• 10. Mr. Pritesh N. Patel Page 10 Table 7-1: .NET Passport Registration Information Item Description Disable Member Services Checkbox that will disable the Microsoft Member Services file link presented in each .NET Passport module Disable Privacy Policy Checkbox that will disable the Microsoft privacy policy file link presented in each .NET Passport module Disable Terms of Use Checkbox that will disable the Microsoft Terms of Use file link presented in each .NET Passport module Expire Cookie URL Required-URL for a file that deletes the .NET Passport cookies; this URL is called when the user performs a logout function Logout URL URL for a file that the passport system will send customers when they sign out of .NET Passport by clicking the .NET Passport Sign Out button The registration process identified in step 1 is rather comprehensive. You will also be presented with the .NET Passport Wizard, and you will be expected to establish a .NET Passport. After the wizard completes, you will see a series of
  • 11. Mr. Pritesh N. Patel Page 11 web pages prompting you for information-some of which is mandatory to complete the process. Setting Up the Site for .NET Passport If you set up a web site or a web virtual directory to authenticate users via .NET Passport, the users will be presented with a .NET Passport login prompt when they request a file for the first time from the web site. The circumstances under which the user will be prompted for their credentials may vary, depending on the site application's use of the .NET Passport service. After the user enters a valid login and password, they are allowed to access the requested file. To set up IIS to provide .NET Passport authentication, follow these steps: 1. Open the IIS MMC snap-in and expand the Web Sites node in the left panel. 2. Right-click the respective web site or virtual directory that should authenticate using .NET Passport. Select Properties. 3. In the Properties window, select the Directory Security tab. 4. Click the Edit button under the Authentication And Access Control section. The Authentication Methods window will open. 5. Under the Authenticated Access section, check the .NET Passport Authentication checkbox. All other authentication methods will be disabled, since using .NET Passport authentication is a mutually exclusive option. Anonymous access can still be selected, however. 6. If you want, type a domain name in the Default Domain text box. This is the domain to which usernames will be assumed to belong on the host server after the .NET Passport server authenticates them. Realm may be used to identify the organization or domain to which users should be assumed to belong if the server participates in a non- Microsoft system. 7. Click the OK button to close the Authentication Methods window, and click the OK button to close the Properties window. If the .NET Passport service is set properly, users will be presented with a .NET Passport prompt that looks like the window shown in Figure 7-2, except the configurations described in Table 7-1 will exist in place of the default values shown in Figure 7-2.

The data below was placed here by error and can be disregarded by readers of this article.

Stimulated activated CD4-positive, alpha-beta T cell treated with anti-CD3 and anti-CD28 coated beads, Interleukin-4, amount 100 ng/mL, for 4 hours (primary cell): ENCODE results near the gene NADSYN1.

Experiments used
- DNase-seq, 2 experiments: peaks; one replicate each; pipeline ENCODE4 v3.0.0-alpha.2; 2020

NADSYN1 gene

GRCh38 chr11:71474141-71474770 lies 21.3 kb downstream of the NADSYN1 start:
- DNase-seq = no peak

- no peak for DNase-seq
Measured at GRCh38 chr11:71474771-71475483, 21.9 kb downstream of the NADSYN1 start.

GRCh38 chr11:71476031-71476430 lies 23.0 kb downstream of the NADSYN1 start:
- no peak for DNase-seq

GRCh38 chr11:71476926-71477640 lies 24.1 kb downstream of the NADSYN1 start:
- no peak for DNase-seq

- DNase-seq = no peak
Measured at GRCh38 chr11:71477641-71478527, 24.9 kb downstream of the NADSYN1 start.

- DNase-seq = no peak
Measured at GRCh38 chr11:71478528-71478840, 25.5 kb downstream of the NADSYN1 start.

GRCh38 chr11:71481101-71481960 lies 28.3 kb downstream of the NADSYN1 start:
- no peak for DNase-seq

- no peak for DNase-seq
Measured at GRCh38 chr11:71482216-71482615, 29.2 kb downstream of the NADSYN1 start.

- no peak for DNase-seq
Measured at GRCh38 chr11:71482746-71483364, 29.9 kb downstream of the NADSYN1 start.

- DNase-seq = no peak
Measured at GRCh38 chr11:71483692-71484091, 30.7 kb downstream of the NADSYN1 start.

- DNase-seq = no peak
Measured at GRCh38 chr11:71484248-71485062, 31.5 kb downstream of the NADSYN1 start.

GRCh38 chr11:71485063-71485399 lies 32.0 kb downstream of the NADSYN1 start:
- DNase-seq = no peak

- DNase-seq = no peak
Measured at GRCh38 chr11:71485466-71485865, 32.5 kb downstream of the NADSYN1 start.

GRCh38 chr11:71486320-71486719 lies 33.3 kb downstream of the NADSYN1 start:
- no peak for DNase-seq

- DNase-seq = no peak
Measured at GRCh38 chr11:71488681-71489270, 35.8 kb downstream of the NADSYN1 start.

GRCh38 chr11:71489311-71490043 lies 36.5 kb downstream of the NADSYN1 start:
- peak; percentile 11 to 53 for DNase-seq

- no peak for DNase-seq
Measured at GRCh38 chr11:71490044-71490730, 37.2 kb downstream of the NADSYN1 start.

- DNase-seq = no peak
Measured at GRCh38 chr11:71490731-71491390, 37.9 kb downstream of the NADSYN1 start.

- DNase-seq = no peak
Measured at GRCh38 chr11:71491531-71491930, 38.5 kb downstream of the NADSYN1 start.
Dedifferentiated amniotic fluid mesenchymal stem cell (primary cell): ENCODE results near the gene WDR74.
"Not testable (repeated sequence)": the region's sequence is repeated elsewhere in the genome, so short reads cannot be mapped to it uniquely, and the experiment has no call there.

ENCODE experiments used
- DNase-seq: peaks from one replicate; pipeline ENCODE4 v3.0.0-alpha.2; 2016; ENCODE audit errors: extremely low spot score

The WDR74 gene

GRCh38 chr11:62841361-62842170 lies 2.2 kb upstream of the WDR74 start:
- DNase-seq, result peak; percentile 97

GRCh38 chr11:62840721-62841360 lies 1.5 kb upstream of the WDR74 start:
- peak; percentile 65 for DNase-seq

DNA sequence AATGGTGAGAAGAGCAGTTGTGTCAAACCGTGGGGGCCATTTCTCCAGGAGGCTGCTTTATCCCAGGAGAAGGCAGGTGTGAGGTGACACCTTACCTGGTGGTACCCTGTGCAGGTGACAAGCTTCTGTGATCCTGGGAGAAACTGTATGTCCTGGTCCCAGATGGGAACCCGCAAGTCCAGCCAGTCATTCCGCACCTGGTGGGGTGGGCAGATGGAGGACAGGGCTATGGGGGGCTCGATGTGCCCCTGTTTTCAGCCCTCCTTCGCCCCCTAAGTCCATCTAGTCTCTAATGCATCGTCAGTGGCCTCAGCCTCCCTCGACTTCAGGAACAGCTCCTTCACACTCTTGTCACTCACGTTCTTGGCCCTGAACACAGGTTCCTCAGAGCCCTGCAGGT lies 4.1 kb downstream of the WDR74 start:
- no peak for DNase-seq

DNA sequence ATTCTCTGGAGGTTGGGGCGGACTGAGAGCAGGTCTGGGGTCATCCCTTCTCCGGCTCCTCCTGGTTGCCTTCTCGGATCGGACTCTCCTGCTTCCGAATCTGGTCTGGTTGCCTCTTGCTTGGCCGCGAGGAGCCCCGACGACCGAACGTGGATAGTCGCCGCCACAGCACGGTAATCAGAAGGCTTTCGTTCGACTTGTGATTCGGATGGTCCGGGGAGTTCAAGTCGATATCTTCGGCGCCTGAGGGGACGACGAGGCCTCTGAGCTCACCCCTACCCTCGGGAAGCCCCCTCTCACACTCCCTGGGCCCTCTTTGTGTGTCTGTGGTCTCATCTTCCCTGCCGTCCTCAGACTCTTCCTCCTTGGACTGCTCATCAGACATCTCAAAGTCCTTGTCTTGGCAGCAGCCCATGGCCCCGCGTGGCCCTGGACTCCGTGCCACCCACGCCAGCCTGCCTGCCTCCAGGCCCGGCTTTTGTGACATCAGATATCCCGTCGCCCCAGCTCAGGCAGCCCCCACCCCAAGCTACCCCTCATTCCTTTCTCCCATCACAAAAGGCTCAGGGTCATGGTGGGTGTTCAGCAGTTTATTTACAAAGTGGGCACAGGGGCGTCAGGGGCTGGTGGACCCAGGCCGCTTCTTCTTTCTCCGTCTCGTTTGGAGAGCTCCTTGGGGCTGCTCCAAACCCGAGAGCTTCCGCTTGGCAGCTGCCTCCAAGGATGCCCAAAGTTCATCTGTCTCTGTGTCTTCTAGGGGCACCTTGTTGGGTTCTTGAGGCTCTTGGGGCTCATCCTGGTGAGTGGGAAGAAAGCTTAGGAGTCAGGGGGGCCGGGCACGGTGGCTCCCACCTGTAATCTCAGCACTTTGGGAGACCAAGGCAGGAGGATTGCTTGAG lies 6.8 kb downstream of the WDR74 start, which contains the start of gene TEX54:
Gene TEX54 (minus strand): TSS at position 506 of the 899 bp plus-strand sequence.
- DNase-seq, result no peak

• 12. Mr. Pritesh N. Patel Page 12 Figure 7-2: .NET Passport login prompt with the default configurations